After serving his apprenticeship as a monumental mason in Aberdeen, followed by a period of seasonal working in Barre, Vermont, USA, Alexander Robertson returned home in 1876, and with savings he had earned from working in the States, joined forces with another mason, Mr Gray, and set up their own stonecutters business.
In 1876 there were 37 different granite firms. Most of these firms were made from short lived and ever changing partnerships. Like most other partnerships, Robertson and Gray did not last. In 1878 Alexander Robertson continued business on his own, based at 259 King Street on the corner of St Clair Street. Sixty years later in 1936, when Alexander's grand-son Sandy entered the business, the firm still occupied this site. By the end of this decade, the firm had grown and Alexander rented a second yard in St Clair Street, employed a number of operatives, and had customers throughout Scotland and the North of England.
After only 10 successful years in business, Alexander died suddenly in 1886, at the age of 45. His son George, at the age of 25 took over the responsibility of running the business, with his second wife Jane inheriting ownership of the other half. The company changed its name from Alex Robertson, to Alex Robertson & Son.
The three surviving sons of Alexander Robertson's second marriage, Norman, William and John, joined their stepbrother and learned about the industry. They all served their time in the family business, and when they had completed their respective apprenticeships, the company name changed to Alex Robertson & Sons.
On 1st February 1951 Alex Robertson & Sons bought over James Taggart & Son, of Great Western Road. At this time James Taggart & Son had a workforce of about twelve men and a bigger premises at 92 Great Western Road, which soon became Alex Robertson & Sons head office and works.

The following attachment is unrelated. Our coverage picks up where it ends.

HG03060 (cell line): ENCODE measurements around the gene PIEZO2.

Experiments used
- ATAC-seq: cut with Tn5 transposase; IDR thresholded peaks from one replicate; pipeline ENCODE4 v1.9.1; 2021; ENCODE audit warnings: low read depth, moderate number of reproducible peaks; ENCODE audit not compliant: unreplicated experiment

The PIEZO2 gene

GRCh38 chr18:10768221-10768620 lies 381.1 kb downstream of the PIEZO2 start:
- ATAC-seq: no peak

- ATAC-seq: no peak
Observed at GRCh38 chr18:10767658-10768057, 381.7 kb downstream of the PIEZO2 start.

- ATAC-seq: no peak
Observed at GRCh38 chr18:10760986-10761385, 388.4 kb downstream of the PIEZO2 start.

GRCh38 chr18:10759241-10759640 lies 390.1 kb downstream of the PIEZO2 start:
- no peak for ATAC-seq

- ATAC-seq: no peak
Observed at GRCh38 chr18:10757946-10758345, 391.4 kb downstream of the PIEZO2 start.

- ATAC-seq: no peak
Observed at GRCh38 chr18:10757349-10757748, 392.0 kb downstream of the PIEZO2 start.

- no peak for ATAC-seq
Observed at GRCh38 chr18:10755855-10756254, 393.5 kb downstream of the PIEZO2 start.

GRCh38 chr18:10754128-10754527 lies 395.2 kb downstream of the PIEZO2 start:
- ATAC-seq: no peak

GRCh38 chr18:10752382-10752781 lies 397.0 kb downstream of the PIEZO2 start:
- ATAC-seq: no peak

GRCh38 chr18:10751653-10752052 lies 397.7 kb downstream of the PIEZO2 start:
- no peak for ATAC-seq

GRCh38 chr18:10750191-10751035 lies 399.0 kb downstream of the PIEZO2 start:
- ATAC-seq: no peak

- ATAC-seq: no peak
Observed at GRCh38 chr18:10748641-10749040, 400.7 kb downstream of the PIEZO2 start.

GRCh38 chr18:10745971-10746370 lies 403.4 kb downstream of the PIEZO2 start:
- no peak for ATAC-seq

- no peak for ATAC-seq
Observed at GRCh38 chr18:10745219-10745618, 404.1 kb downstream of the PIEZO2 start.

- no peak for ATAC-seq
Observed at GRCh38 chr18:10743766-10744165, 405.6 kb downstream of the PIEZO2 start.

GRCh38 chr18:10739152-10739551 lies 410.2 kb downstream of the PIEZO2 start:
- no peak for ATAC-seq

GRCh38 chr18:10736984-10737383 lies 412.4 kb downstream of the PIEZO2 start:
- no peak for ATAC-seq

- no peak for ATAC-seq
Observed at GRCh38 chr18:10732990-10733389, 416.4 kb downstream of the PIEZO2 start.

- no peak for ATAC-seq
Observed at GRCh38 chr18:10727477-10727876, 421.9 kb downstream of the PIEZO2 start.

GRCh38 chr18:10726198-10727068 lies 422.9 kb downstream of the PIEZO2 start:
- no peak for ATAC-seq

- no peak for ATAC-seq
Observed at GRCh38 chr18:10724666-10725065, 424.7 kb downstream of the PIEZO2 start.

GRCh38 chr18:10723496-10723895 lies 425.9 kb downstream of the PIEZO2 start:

William Robertson died in 1958 at the age of 77. Sandy had effectively been in charge of the day to day running of the firm since his return home after the war, and was therefore well equipped to head the family business on his father's death. He soon realised that in order to survive in the ever increasingly competitive international granite market, not only would they have to expand the business, but also they would have to consider joining forces with other local granite firms.
In 1960, the company opened up their first branch out with Aberdeen in the small town of Buckie. One of the main competitors in Aberdeen at that time was a company called James Robertson & Son, of 393 Hardgate (no relation). The son, Bill Robertson, was keen to go into partnership with Sandy over the purchase of Buckie. Although Sandy preferred to embark on the Buckie venture by himself, two years later in 1962, both firms began talks of amalgamation again. On 1st March 1963, Alex Robertson & Sons merged with James Robertson & Son, and adopted the new name of A & J Robertson (Granite) Ltd.
After a period of ill health, Bill Robertson took early retirement on 30th June 1978, leaving Sandy Robertson as sole chairman and managing director. Sandy's son Graeme had joined the company in 1974 as a trainee manager.
On 10th January 1984 Graeme was appointed joint managing director with his father who remained chairman. Sandy retired from full time work in 1989 and Graeme was appointed sole managing director. In 1999 when his father retired as non-executive chairman, Graeme became chairman and managing director of the firm, still holding this position today.
A & J Robertson (Granite) Ltd now has a total of 30 memorial branches and 3 fireplace centres around the UK.